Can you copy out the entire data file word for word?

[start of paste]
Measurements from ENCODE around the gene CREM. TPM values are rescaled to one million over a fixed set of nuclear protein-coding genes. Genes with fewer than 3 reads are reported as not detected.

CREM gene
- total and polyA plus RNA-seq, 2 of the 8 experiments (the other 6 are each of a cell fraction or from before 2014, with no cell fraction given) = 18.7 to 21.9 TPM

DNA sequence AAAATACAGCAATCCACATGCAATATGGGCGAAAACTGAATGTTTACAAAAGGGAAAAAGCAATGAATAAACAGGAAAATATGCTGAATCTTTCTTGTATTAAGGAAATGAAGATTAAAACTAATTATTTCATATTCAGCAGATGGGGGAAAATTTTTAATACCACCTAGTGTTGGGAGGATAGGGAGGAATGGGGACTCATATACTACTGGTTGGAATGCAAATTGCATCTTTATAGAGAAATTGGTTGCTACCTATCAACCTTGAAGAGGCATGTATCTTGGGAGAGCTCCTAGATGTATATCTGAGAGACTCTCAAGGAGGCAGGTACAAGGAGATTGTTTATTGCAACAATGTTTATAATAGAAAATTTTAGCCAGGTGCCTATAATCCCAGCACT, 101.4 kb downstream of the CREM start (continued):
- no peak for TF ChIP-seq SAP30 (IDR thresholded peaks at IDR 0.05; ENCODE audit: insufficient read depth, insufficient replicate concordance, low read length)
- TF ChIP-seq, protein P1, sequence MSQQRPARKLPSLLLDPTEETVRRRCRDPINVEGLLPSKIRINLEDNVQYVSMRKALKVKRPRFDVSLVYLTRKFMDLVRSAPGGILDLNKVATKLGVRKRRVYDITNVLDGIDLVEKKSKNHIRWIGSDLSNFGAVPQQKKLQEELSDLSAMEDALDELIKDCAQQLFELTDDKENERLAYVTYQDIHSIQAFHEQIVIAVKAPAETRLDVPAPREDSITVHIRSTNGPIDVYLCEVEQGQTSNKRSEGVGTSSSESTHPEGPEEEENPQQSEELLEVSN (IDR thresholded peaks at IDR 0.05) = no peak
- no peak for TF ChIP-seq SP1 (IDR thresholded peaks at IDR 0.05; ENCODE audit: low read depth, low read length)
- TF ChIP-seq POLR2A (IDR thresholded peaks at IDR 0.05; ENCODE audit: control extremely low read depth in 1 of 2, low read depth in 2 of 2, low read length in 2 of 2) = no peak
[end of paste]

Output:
Measurements from ENCODE around the gene CREM. TPM values are rescaled to one million over a fixed set of nuclear protein-coding genes. Genes with fewer than 3 reads are reported as not detected.

CREM gene
- total and polyA plus RNA-seq, 2 of the 8 experiments (the other 6 are each of a cell fraction or from before 2014, with no cell fraction given) = 18.7 to 21.9 TPM

DNA sequence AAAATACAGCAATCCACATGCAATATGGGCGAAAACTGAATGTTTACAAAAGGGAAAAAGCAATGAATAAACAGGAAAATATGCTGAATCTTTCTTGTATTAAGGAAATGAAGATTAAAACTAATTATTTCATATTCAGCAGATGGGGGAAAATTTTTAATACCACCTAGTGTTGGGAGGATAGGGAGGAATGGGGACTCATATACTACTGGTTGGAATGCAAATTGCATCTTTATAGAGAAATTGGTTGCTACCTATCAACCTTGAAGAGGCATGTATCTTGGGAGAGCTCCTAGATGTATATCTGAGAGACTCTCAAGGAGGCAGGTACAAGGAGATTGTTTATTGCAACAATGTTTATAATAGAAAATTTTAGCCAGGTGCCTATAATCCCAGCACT, 101.4 kb downstream of the CREM start (continued):
- no peak for TF ChIP-seq SAP30 (IDR thresholded peaks at IDR 0.05; ENCODE audit: insufficient read depth, insufficient replicate concordance, low read length)
- TF ChIP-seq, protein P1, sequence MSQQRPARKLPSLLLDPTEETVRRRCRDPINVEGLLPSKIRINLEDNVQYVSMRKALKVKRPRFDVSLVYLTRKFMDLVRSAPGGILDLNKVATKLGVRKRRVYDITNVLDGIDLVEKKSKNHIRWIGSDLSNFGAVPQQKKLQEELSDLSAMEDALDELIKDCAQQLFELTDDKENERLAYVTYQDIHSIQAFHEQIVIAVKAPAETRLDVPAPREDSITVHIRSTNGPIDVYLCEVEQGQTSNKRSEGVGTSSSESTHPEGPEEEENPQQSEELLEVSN (IDR thresholded peaks at IDR 0.05) = no peak
- no peak for TF ChIP-seq SP1 (IDR thresholded peaks at IDR 0.05; ENCODE audit: low read depth, low read length)
- TF ChIP-seq POLR2A (IDR thresholded peaks at IDR 0.05; ENCODE audit: control extremely low read depth in 1 of 2, low read depth in 2 of 2, low read length in 2 of 2) = no peak